“It’s never going to happen for me. Stop hoping. Stop looking. Accept it as best as you can, and always understand that what you are looking for does not exist.”
At least once a day, I find myself repeating this mantra to myself. Whether it’s when I see an attractive guy (“He’s pretty, but he’s probably no different. And what would you even do, anyway? It’s not like you believe in love.”) or during lonely moments of desperation when I decide to anonymously look through online dating profiles (“Why? You’d be to them what he was to you. You’d break them, because you’re broken.”)–the voice quells any hints of optimism that try bubbling out of my brain.
Every time that it does, a small piece of me dies. I repeat the mantra through tears, like a person reminding themselves that a loved one is gone and is never coming back. You do it to remind yourself that you need to accept it. The couples you see cuddling and holding hands and smiling–smile for them, because they have found, for one brief moment at least, if nothing else, a glimpse of the unattainable. Remind yourself that it isn’t worth it to feel those fleeting moments yourself, because while some are lucky enough to find love, your brand of it doesn’t sell. It’s either not enough or too much. It’s not going to happen. You’ll never plan your own wedding. You’ll never have Thanksgiving dinner with your combined families. No thoughtful Christmas gifts under the tree. No foot rubs when you feel sick. No admiring looks as you do something mundane like read assembly instructions for a piece of Ikea furniture.
No one in this world will love you fully, for exactly who you are, without wanting to change something about you. No one will treasure you in that sense. You have wonderful friends and a loving family, which is more than many people have. Let that be enough.
As I read through my journal, perusing it as I occasionally do to glean some insight and self-awareness, I stumbled upon this entry, nestled between a couple others that chronologically retold the weeks following my last break-up. Let me just say, when you’re in the moment, doing your best to go on with things and, in my case, fill up as many moments of your day as possible to keep the loneliness at bay and to distract yourself from the reality of the situation, you think you’re doing okay. I thought to myself, “Look! I’m out doing things, hanging out with friends…I’m living it up! I DON’T NEED NO MAN.”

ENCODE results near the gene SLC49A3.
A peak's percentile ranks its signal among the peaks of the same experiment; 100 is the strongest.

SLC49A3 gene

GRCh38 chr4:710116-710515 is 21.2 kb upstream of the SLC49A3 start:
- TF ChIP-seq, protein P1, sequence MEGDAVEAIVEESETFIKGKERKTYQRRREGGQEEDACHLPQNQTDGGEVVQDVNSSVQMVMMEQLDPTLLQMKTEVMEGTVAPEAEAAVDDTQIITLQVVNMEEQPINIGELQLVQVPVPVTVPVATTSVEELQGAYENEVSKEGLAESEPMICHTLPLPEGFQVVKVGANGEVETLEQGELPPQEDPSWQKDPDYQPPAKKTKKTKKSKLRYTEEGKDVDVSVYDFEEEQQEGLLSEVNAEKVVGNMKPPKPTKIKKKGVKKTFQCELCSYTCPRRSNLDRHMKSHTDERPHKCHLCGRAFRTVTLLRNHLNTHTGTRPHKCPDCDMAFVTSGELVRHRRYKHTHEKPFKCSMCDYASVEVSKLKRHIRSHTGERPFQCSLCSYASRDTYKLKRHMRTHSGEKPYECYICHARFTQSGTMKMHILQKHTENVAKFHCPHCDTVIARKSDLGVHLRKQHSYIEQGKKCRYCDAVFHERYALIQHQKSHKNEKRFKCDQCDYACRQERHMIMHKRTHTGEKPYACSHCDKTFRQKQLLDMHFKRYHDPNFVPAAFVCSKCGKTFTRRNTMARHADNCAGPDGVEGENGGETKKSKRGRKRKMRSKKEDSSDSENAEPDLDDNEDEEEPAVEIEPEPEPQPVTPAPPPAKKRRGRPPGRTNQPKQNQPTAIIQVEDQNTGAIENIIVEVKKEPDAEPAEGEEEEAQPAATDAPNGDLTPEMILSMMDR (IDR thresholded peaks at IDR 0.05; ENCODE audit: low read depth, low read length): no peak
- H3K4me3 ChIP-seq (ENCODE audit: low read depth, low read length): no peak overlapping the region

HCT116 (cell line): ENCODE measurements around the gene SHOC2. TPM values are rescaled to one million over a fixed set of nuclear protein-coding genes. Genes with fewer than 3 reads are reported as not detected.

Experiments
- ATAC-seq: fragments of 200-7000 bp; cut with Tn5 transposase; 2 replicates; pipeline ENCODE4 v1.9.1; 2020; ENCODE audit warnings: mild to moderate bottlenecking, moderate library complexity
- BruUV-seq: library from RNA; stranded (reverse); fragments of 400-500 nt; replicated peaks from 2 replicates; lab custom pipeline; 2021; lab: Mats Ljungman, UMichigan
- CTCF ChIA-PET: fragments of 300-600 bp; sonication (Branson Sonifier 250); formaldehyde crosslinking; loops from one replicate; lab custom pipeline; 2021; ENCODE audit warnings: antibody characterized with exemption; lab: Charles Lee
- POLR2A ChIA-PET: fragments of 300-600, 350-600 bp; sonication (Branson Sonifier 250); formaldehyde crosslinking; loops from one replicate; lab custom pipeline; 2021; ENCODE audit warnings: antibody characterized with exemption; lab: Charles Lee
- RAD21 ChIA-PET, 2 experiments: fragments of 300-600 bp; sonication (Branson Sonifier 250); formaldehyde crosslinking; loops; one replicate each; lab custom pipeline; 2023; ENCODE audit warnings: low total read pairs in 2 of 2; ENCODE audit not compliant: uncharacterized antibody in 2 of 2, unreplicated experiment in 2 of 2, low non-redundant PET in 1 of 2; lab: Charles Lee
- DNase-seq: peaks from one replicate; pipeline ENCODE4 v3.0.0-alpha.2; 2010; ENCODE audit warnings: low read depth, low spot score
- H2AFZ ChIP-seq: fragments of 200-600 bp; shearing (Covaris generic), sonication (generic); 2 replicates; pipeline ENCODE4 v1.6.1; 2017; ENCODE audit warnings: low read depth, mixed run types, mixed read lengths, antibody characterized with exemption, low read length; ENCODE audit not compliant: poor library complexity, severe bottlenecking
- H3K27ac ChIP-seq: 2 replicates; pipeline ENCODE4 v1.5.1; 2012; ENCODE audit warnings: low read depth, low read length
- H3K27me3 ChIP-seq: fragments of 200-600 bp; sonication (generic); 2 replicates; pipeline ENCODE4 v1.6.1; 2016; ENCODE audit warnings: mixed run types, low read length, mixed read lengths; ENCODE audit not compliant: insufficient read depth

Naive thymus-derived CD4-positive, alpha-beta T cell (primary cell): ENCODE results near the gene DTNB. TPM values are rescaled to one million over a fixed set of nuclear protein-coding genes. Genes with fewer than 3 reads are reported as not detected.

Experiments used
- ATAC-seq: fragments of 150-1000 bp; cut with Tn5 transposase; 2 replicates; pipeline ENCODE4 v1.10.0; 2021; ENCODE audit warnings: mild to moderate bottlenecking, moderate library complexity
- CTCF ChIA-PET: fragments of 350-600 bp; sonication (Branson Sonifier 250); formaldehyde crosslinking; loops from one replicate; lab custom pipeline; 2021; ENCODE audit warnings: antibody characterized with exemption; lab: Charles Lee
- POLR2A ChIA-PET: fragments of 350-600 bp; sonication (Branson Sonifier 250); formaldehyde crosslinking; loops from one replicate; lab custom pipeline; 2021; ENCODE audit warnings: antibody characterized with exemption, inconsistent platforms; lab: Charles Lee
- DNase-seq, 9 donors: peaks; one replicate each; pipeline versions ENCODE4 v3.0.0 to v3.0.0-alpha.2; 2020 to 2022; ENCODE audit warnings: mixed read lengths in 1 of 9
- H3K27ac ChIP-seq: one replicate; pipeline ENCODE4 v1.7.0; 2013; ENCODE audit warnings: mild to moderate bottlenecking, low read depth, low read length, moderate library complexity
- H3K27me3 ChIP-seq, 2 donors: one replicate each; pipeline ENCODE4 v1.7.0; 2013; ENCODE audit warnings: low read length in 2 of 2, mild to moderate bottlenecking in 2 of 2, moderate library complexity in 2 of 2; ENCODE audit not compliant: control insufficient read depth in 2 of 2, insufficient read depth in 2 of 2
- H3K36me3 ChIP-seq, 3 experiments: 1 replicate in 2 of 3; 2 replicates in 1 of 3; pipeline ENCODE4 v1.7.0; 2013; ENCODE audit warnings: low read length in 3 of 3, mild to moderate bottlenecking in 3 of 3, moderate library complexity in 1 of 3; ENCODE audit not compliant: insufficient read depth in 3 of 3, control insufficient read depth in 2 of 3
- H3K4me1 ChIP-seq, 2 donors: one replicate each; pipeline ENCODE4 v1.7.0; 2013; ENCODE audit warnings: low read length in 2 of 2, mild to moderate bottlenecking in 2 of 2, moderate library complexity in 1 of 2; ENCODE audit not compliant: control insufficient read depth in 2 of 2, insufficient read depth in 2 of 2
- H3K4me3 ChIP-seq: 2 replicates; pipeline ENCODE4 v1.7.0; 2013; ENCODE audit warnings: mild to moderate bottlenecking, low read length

And then, when you look back, you realize that no, you were not okay. xD Reading this entry, it became painfully clear to me how not okay I was. To adopt this mindset was to give up on one of the things in life I wanted most, just to keep my sanity–to keep me from letting myself fall in love with someone who was not right for me again. And again. And–why does this keep happening? No wonder I had my guard up.
All the same, it was not an ideal place to be, and I was not okay.
The point of this blog, however, is not that I became a wallowing mess of insecurity, cynicism, and drinking because I got my heart broken. I wanted to share this because I think that this mindset happens to a lot of people, especially in the aftermath of something painful. It’s to say that, despite how shitty life can be, and despite my convictions that I was done pursuing this particular thing in life, I did recover after all.
I was able to let go of my (at the time) very real belief that the kind of love I was looking for didn’t exist…and it’s an amazing thing that I did, because if I’d let it remain, I might have skipped over getting to know one of the most amazing people I’ve met. It’s to say that things get better eventually, and it’ll be okay. For real okay–not being drunk at a night club and crying on the toilet at midnight because you suddenly realized you had no idea why you’d even come to this club, because you don’t even LIKE clubs, and you’ve had way too much to drink–but ACTUAL okay, where you’re able to accept the events of your life, learn from them, and move forward with the knowledge that you can’t change any of what’s already happened, but you can change your perspective of those events, and that’s a much more powerful thing than we think.
So for anyone reading this who might be experiencing something similar–it’ll be okay.